Thousands of migrants stuck at Greek-Macedonian border
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Some 6,500 people were stuck at the Idomeni camp on Greece's northern border with Macedonia on Saturday after four Balkan countries announced a daily cap on migrant arrivals.
The build-up began in earnest last week after Macedonia started refusing entry to Afghans and imposed stricter document controls on Syrians and Iraqis, slowing the passage of migrants and refugees to a trickle.
The tighter controls have left thousands -- including many children -- stranded in Greece, as the bloc's worst migration crisis since World War II shows no sign of abating.
Late on Saturday, some 6,500 people were stranded at Idomeni, according to Athens News Agency.
Macedonian authorities opened the Idomeni border crossing on Saturday afternoon and dozens of migrants were allowed to pass through, with local Greek police sources saying 300 were expected to cross the frontier by the end of the day.
More than 20,000 refugees and other migrants are currently on Greek soil, according to the office of Migration Minister Yiannis Mouzalas.
Tensions had run high along the border earlier in the day, with some 400 migrants staging a protest demanding entry to Macedonia.
'Open the borders'
Friday's announcement by four Balkan states came a week after Austria said it would only allow 80 people to claim asylum per day, and also pledged to limit the daily number of people passing through the country to 3,200.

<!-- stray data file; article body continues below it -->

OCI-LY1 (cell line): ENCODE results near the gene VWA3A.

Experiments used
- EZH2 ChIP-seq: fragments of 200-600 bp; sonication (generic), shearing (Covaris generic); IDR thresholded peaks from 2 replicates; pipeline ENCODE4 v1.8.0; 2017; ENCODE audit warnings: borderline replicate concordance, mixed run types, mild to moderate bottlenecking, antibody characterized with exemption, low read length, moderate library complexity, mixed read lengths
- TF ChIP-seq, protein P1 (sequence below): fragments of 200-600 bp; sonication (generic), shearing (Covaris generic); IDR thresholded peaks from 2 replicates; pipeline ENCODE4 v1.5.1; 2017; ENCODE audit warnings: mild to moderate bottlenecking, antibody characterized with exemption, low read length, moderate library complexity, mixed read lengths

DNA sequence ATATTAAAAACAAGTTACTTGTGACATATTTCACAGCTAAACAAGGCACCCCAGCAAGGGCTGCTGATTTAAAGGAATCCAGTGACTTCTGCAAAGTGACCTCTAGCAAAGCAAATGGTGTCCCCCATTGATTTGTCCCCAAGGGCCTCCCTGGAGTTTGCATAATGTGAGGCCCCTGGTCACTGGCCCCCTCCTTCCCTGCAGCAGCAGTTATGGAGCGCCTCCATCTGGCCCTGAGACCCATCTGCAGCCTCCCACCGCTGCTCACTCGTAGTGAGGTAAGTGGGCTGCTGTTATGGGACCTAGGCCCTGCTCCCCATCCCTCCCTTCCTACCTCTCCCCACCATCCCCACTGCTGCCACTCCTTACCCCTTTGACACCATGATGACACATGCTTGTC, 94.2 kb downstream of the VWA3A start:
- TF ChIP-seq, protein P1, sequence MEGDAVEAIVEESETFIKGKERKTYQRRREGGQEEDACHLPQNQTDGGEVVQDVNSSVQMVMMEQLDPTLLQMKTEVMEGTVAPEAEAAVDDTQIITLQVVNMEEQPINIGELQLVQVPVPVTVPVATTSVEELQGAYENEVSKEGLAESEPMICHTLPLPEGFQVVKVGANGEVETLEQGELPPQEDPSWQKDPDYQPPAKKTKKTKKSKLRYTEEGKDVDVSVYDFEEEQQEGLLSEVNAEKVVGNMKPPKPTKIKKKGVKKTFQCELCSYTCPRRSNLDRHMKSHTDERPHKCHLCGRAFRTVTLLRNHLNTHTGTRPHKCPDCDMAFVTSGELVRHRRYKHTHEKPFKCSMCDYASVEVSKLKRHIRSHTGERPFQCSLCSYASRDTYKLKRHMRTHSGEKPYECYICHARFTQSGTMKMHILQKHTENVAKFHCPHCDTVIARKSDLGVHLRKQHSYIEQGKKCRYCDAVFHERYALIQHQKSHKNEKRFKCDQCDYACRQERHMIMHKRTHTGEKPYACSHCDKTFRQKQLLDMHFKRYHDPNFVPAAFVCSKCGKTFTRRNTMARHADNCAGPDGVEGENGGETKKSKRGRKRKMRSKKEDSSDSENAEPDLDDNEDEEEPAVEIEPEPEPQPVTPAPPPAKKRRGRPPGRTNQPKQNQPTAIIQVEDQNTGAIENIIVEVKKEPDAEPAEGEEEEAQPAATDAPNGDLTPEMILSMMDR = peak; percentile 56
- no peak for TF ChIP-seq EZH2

The move has sparked a bitter spat between Athens and Vienna, with Greece fearful it would trigger a domino effect, leaving thousands stranded on its territory after crossing by boat from Turkey.
Austria has repeatedly accused Greece of failing to police its borders properly and allowing too many migrants to continue their journey towards northern Europe.
In a bid to regulate the flow of refugees, Greek authorities are trying to house them on the Aegean islands where they land by boat from Turkey.
Last week, the EU told Austria that limiting asylum claims was "plainly incompatible" with European and international laws.
On Saturday, some 3,000 people marched in Brussels demanding "safe passage now" for migrants while smaller demonstrations drew hundreds in Paris and other European cities.
Some marchers symbolically wore life jackets and blankets in a bid to highlight the dangers migrants face trying to cross the Aegean Sea to Europe.
"Nowhere is it written in the Geneva Conventions that one can close borders to refugees -- quite the contrary," the Belga news agency quoted protester Beatrice Dispaux saying.
"These people need help and shelter and we can give them that. The situation is critical, the politicians must act urgently."
Several rallies were held across Germany while a Belgian group of associations said some 100 cities across Europe and beyond were holding marches in support of migrants.
About 200 protesters gathered in Paris, while marchers in the northern German city of Hamburg carried Afghan flags and banners reading: "No nation, no border".
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